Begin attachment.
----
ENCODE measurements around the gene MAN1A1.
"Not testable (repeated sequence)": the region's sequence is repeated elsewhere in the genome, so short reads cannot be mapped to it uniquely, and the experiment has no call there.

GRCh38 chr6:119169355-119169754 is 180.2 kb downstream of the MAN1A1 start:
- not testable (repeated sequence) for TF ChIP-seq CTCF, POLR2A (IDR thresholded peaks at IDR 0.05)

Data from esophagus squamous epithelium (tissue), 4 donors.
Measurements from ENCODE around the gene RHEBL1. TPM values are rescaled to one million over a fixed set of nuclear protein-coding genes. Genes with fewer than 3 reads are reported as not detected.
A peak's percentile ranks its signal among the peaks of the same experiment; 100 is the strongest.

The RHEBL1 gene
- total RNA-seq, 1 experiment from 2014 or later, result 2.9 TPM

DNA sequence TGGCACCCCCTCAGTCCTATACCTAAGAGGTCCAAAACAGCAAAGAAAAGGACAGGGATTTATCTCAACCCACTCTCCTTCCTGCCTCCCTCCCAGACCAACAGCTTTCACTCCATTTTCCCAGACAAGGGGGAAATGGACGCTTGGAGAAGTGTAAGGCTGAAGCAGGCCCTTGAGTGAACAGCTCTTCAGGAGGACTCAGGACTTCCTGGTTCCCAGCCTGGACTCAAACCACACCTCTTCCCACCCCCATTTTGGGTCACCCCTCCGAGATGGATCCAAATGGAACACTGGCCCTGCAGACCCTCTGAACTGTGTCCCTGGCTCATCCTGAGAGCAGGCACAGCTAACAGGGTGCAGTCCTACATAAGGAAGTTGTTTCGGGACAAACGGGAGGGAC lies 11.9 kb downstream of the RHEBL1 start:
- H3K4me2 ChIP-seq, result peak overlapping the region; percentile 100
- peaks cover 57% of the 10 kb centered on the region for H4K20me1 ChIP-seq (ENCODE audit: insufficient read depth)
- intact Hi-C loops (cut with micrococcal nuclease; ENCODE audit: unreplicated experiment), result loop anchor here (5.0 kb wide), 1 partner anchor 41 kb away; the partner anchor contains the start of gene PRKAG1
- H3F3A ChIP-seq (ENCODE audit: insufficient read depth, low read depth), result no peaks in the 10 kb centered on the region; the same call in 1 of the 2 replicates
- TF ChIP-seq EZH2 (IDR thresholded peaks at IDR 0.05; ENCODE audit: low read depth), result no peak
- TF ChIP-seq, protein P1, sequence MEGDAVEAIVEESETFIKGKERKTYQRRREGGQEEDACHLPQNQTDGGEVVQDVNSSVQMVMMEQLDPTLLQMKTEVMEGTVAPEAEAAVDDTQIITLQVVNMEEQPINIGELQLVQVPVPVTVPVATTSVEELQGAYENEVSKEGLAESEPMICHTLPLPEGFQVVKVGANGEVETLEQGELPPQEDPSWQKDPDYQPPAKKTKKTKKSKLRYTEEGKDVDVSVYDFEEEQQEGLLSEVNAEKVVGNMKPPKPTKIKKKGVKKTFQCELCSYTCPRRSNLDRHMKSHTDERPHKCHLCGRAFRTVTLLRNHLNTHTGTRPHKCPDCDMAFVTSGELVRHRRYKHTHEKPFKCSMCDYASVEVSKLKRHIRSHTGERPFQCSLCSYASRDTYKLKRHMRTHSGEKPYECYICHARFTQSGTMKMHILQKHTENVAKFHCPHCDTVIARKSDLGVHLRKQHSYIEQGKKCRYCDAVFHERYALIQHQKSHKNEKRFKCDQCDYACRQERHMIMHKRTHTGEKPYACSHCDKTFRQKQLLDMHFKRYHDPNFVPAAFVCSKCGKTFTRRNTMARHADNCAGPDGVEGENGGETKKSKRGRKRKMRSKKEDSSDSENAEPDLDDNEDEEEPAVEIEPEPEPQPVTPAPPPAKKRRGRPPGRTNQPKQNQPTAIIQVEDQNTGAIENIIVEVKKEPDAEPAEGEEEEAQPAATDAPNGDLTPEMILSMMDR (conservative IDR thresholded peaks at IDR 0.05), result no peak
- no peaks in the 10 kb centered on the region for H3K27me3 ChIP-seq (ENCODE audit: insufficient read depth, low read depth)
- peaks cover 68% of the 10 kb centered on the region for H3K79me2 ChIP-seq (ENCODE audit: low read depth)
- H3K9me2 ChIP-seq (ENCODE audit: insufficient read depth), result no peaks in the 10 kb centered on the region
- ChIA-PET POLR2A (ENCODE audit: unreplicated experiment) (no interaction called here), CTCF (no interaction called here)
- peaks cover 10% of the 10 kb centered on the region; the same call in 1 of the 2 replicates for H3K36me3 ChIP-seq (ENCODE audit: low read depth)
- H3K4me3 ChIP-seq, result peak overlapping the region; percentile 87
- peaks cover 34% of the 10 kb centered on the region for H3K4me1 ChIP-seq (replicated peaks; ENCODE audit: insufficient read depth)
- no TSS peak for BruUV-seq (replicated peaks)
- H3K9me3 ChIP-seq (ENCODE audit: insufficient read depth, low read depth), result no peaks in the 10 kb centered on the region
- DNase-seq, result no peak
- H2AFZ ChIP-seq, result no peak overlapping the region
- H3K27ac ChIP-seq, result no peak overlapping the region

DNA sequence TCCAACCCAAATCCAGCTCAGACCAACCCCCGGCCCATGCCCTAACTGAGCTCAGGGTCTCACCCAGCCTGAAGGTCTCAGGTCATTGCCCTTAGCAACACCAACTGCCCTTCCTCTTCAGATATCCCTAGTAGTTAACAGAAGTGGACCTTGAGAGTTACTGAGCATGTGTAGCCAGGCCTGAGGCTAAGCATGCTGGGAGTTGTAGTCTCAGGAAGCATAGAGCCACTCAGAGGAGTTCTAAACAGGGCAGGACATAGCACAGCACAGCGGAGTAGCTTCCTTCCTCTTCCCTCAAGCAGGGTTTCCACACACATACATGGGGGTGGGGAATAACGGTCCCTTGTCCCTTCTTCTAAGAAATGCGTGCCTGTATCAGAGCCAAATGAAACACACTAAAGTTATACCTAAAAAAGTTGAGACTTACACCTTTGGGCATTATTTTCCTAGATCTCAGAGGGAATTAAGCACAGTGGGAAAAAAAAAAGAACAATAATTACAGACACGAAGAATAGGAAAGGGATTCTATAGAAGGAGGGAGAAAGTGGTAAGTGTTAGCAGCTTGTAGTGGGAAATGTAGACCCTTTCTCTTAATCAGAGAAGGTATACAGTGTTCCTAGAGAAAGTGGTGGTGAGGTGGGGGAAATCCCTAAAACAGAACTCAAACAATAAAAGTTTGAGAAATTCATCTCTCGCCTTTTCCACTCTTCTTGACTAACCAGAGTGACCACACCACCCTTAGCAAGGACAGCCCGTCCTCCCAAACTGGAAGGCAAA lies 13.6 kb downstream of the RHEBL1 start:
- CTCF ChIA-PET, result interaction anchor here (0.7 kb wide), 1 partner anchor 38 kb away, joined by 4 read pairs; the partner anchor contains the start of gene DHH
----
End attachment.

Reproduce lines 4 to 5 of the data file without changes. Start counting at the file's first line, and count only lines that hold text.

- not testable (repeated sequence) for TF ChIP-seq CTCF, POLR2A (IDR thresholded peaks at IDR 0.05)

Data from esophagus squamous epithelium (tissue), 4 donors.